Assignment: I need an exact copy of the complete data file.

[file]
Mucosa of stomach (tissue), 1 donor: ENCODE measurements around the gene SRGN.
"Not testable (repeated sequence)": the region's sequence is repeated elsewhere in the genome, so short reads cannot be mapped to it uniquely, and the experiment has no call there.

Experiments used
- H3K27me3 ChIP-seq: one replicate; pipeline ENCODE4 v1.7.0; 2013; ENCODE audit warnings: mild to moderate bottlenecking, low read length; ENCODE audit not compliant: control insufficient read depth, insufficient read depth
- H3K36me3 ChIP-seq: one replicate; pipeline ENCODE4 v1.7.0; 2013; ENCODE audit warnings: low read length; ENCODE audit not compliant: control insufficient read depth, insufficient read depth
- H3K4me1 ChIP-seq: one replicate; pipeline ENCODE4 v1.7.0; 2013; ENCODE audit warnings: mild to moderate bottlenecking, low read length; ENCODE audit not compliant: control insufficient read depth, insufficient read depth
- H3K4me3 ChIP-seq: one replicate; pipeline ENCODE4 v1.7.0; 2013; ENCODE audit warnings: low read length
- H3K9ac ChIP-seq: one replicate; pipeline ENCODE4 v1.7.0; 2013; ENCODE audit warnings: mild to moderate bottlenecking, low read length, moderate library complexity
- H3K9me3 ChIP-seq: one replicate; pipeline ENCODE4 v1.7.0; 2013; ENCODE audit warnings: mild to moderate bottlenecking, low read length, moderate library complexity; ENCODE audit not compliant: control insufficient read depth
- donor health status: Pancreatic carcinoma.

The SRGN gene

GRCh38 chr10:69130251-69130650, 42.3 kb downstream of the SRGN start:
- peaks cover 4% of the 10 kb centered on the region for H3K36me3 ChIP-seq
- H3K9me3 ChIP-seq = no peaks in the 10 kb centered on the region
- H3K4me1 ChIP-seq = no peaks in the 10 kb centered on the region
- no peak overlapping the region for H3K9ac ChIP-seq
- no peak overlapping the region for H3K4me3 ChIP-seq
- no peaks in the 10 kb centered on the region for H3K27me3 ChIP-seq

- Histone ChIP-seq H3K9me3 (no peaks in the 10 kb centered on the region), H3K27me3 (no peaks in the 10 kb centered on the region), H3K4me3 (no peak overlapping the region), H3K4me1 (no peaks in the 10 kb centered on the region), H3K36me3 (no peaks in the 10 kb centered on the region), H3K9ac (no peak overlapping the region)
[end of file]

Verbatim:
Mucosa of stomach (tissue), 1 donor: ENCODE measurements around the gene SRGN.
"Not testable (repeated sequence)": the region's sequence is repeated elsewhere in the genome, so short reads cannot be mapped to it uniquely, and the experiment has no call there.

Experiments used
- H3K27me3 ChIP-seq: one replicate; pipeline ENCODE4 v1.7.0; 2013; ENCODE audit warnings: mild to moderate bottlenecking, low read length; ENCODE audit not compliant: control insufficient read depth, insufficient read depth
- H3K36me3 ChIP-seq: one replicate; pipeline ENCODE4 v1.7.0; 2013; ENCODE audit warnings: low read length; ENCODE audit not compliant: control insufficient read depth, insufficient read depth
- H3K4me1 ChIP-seq: one replicate; pipeline ENCODE4 v1.7.0; 2013; ENCODE audit warnings: mild to moderate bottlenecking, low read length; ENCODE audit not compliant: control insufficient read depth, insufficient read depth
- H3K4me3 ChIP-seq: one replicate; pipeline ENCODE4 v1.7.0; 2013; ENCODE audit warnings: low read length
- H3K9ac ChIP-seq: one replicate; pipeline ENCODE4 v1.7.0; 2013; ENCODE audit warnings: mild to moderate bottlenecking, low read length, moderate library complexity
- H3K9me3 ChIP-seq: one replicate; pipeline ENCODE4 v1.7.0; 2013; ENCODE audit warnings: mild to moderate bottlenecking, low read length, moderate library complexity; ENCODE audit not compliant: control insufficient read depth
- donor health status: Pancreatic carcinoma.

The SRGN gene

GRCh38 chr10:69130251-69130650, 42.3 kb downstream of the SRGN start:
- peaks cover 4% of the 10 kb centered on the region for H3K36me3 ChIP-seq
- H3K9me3 ChIP-seq = no peaks in the 10 kb centered on the region
- H3K4me1 ChIP-seq = no peaks in the 10 kb centered on the region
- no peak overlapping the region for H3K9ac ChIP-seq
- no peak overlapping the region for H3K4me3 ChIP-seq
- no peaks in the 10 kb centered on the region for H3K27me3 ChIP-seq

- Histone ChIP-seq H3K9me3 (no peaks in the 10 kb centered on the region), H3K27me3 (no peaks in the 10 kb centered on the region), H3K4me3 (no peak overlapping the region), H3K4me1 (no peaks in the 10 kb centered on the region), H3K36me3 (no peaks in the 10 kb centered on the region), H3K9ac (no peak overlapping the region)